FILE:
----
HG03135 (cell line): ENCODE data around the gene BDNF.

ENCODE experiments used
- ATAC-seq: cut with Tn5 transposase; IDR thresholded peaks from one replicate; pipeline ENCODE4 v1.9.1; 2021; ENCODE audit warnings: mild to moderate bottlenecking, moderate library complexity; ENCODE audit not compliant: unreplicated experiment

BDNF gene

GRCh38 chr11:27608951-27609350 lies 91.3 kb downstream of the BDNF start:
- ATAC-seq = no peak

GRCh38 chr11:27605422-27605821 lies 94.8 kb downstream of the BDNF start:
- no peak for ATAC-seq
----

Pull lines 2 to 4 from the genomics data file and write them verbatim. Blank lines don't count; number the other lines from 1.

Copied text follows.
ENCODE experiments used
- ATAC-seq: cut with Tn5 transposase; IDR thresholded peaks from one replicate; pipeline ENCODE4 v1.9.1; 2021; ENCODE audit warnings: mild to moderate bottlenecking, moderate library complexity; ENCODE audit not compliant: unreplicated experiment

BDNF gene